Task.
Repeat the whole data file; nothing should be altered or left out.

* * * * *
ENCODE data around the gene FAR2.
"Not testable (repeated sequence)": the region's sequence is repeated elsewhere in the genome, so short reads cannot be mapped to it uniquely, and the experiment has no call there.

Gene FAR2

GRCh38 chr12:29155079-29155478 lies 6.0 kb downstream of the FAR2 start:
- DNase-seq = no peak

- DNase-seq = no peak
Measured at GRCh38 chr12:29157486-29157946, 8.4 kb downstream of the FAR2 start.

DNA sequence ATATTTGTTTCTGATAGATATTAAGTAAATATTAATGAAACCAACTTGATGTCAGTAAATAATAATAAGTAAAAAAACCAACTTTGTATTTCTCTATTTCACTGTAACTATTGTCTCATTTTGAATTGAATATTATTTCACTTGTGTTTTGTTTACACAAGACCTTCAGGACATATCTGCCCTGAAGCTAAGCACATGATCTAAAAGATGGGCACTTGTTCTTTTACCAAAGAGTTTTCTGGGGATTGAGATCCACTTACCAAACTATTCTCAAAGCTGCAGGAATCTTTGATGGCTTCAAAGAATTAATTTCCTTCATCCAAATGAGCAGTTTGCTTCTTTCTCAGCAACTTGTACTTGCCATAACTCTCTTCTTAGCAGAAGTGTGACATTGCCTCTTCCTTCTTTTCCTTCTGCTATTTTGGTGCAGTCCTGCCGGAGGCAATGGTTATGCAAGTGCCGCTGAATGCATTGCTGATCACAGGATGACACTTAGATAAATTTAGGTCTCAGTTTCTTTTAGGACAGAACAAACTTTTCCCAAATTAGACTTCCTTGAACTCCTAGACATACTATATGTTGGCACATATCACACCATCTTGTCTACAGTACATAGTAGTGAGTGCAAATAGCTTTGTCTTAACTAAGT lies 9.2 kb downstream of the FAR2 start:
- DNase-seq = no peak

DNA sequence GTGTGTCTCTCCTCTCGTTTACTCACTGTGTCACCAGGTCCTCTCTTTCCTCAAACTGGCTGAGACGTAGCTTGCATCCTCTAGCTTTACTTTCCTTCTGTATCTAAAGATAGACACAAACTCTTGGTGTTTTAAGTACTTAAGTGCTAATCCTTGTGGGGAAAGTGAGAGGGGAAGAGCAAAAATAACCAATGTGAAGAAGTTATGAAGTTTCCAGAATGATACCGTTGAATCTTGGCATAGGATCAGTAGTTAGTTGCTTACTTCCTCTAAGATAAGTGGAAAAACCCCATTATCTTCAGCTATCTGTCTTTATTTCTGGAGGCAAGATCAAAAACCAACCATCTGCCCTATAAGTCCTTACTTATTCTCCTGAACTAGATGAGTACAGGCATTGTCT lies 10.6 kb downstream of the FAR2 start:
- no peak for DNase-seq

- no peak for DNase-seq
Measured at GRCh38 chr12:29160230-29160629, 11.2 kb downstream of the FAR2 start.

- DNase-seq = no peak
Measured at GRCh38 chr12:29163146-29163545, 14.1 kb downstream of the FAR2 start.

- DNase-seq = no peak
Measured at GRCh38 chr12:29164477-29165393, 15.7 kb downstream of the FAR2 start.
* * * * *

ENCODE data around the gene FAR2.
"Not testable (repeated sequence)": the region's sequence is repeated elsewhere in the genome, so short reads cannot be mapped to it uniquely, and the experiment has no call there.

Gene FAR2

GRCh38 chr12:29155079-29155478 lies 6.0 kb downstream of the FAR2 start:
- DNase-seq = no peak

- DNase-seq = no peak
Measured at GRCh38 chr12:29157486-29157946, 8.4 kb downstream of the FAR2 start.

DNA sequence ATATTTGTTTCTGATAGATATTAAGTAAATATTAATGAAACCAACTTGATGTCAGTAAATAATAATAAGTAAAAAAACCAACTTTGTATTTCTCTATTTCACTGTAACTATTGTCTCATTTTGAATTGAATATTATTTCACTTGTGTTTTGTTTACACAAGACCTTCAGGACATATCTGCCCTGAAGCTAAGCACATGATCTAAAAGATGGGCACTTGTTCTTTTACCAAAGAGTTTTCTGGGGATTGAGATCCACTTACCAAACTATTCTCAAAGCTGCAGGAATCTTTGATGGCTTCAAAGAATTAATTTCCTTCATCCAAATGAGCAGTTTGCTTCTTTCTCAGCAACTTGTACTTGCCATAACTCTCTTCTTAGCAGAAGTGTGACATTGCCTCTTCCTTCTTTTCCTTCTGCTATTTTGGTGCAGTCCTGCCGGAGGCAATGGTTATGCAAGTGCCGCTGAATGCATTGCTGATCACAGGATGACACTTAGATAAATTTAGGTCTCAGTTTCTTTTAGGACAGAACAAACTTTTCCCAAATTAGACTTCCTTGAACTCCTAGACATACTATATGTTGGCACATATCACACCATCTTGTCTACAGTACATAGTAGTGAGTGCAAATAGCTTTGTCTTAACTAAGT lies 9.2 kb downstream of the FAR2 start:
- DNase-seq = no peak

DNA sequence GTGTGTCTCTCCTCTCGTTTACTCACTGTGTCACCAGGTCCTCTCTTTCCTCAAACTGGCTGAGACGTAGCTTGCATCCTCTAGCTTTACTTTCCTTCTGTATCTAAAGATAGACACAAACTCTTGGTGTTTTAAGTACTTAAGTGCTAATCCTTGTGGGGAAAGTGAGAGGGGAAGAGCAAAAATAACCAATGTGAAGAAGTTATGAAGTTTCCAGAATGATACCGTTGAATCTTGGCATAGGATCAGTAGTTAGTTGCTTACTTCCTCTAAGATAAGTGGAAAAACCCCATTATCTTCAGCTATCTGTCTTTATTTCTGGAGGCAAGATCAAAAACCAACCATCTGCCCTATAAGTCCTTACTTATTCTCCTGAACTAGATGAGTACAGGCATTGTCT lies 10.6 kb downstream of the FAR2 start:
- no peak for DNase-seq

- no peak for DNase-seq
Measured at GRCh38 chr12:29160230-29160629, 11.2 kb downstream of the FAR2 start.

- DNase-seq = no peak
Measured at GRCh38 chr12:29163146-29163545, 14.1 kb downstream of the FAR2 start.

- DNase-seq = no peak
Measured at GRCh38 chr12:29164477-29165393, 15.7 kb downstream of the FAR2 start.